Open Access Research

An activity theory analysis of boundary objects in cross-border information systems development for disaster management

Nitesh Bharosa1, JinKyu Lee2, Marijn Janssen3 and H Raghav Rao45*

Author Affiliations

1 Delft University of Technology, Jaffalaan 5, 2628BX, Delft, The Netherlands

2 Spears School of Business, Oklahoma State University, 317 North Hall, 700 N. Greenwood Ave, Tulsa, OK, 74106, USA

3 Delft University of Technology, Jaffalaan 5, 2628BX, Delft, The Netherlands

4 Management Science and Systems, University at Buffalo, 325C Jacobs Mgmt Center, Amherst, NY, 14260, USA

5 Department of GSM, Sogang University, Seoul, Korea

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Security Informatics 2012, 1:15  doi:10.1186/2190-8532-1-15

Published: 17 October 2012


One of the main challenges in cross-border disaster management is the development and use of information systems that cater the needs of heterogeneous relief agencies, policies, activities and cultures. Drawing upon activity theory, this paper examines cross-border information systems development for disaster management. We infuse the concept of boundary objects into activity theory by the characterization of the artifacts. This allows articulating how the socio-technical objects are meshed with the process of cross-border collaboration for systems development. Our longitudinal ethnographic field study on a cross-border flood management project, VIKING, revealed how the project was empowered and developed by four key boundary objects, i.e. the governance structure of the program, two information systems (a disaster management information system and an online collaboration portal), and recurring cross-border exercises as an evaluation and feedback mechanism. The selective institutionalizations of these key boundary objects helped the participants overcome various contradictions existed in the systems development. The study results also show that both goal-oriented actions and boundary objects can affect the outcomes of long-term large-scale disaster management systems development.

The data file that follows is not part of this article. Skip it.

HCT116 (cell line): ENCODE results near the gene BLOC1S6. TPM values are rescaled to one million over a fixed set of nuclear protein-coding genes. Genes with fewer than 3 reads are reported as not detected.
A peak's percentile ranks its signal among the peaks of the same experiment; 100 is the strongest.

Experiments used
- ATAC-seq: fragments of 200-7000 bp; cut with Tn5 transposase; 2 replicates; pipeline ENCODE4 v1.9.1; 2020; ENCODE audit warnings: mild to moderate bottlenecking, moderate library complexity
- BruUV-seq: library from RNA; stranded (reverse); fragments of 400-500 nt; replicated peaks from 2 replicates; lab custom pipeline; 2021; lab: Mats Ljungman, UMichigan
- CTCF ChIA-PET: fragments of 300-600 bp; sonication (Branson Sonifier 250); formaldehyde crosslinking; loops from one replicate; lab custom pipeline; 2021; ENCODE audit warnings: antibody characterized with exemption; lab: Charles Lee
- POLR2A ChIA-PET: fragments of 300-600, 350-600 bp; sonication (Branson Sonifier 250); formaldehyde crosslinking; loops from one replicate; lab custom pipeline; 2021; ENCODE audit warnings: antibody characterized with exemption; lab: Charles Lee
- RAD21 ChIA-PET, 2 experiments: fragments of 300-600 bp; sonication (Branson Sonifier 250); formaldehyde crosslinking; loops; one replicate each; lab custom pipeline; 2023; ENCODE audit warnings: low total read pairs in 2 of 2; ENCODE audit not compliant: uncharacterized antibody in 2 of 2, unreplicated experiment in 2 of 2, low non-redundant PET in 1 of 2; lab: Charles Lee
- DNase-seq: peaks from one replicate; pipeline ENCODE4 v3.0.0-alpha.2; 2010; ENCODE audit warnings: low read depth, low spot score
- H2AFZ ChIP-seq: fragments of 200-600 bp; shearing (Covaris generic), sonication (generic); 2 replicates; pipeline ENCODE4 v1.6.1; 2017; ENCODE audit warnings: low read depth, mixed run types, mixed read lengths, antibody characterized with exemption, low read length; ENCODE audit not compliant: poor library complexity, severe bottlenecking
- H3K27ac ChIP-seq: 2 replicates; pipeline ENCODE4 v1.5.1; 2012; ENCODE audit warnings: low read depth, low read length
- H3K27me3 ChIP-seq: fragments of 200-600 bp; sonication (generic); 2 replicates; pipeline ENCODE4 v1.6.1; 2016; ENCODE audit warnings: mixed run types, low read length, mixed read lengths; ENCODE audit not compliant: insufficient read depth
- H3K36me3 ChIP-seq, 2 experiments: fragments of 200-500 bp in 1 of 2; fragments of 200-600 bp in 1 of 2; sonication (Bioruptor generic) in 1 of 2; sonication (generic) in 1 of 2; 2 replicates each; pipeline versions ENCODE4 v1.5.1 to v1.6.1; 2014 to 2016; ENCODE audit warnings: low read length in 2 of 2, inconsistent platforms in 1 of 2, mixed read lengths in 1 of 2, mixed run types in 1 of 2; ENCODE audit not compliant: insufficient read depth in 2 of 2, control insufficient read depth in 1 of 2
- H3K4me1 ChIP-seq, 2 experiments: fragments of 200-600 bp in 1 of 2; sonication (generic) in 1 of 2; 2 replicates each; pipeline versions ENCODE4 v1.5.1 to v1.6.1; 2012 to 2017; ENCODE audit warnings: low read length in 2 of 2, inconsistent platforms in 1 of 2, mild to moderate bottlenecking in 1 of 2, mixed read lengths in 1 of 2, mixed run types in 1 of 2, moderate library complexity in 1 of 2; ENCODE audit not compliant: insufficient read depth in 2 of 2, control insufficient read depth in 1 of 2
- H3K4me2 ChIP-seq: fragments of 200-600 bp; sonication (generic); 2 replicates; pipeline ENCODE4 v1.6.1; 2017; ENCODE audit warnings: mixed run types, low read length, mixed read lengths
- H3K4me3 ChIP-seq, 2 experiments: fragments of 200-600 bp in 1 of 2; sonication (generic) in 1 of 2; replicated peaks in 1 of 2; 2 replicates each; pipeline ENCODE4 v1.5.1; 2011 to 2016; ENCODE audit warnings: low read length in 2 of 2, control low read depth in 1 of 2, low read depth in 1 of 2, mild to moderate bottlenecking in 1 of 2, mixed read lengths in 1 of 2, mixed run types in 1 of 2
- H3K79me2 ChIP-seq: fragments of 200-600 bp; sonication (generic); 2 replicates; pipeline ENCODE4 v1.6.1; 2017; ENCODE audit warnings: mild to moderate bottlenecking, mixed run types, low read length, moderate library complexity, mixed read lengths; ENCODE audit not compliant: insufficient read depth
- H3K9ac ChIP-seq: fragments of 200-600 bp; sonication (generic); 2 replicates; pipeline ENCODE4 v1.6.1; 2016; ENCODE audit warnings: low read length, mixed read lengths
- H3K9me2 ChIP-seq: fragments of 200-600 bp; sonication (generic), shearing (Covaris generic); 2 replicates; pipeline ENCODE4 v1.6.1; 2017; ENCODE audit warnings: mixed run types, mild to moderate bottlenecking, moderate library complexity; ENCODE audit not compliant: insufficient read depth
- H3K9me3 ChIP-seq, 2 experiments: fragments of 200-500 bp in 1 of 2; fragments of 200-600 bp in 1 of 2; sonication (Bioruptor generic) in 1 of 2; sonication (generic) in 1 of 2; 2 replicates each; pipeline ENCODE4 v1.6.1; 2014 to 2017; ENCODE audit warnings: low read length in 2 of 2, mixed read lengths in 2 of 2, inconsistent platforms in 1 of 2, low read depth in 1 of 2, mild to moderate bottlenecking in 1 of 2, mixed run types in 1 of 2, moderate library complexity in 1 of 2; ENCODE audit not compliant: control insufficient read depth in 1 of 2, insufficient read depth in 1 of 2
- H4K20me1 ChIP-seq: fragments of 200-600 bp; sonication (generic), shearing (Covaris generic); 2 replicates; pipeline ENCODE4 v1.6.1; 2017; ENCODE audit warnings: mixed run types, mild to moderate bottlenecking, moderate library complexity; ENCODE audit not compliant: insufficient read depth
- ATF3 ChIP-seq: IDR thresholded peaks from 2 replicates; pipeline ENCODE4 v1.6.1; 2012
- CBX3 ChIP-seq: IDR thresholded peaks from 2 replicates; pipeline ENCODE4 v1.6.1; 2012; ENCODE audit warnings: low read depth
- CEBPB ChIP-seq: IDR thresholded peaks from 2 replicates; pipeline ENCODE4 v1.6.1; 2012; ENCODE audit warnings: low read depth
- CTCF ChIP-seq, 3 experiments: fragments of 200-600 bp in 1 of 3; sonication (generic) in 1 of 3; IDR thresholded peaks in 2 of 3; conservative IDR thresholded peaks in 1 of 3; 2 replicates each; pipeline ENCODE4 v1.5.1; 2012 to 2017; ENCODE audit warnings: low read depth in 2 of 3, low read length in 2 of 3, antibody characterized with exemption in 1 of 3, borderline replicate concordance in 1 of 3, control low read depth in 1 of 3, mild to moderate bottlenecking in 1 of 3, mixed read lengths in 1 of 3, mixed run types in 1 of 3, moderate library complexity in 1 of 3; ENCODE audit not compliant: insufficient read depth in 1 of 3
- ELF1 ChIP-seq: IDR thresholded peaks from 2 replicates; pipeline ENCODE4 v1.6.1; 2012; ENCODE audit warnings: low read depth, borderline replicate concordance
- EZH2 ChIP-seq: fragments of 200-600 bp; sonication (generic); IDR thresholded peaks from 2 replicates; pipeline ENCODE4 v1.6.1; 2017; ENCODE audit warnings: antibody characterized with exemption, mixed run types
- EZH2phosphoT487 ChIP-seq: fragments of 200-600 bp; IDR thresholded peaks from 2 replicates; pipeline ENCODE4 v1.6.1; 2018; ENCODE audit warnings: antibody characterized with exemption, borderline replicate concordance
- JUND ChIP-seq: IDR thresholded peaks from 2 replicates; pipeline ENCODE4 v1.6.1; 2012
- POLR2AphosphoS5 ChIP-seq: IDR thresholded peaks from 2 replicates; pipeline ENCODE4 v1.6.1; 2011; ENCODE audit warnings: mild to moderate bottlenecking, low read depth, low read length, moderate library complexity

Disaster management; Information systems development; Cross-border collaboration; Activity theory; Boundary objects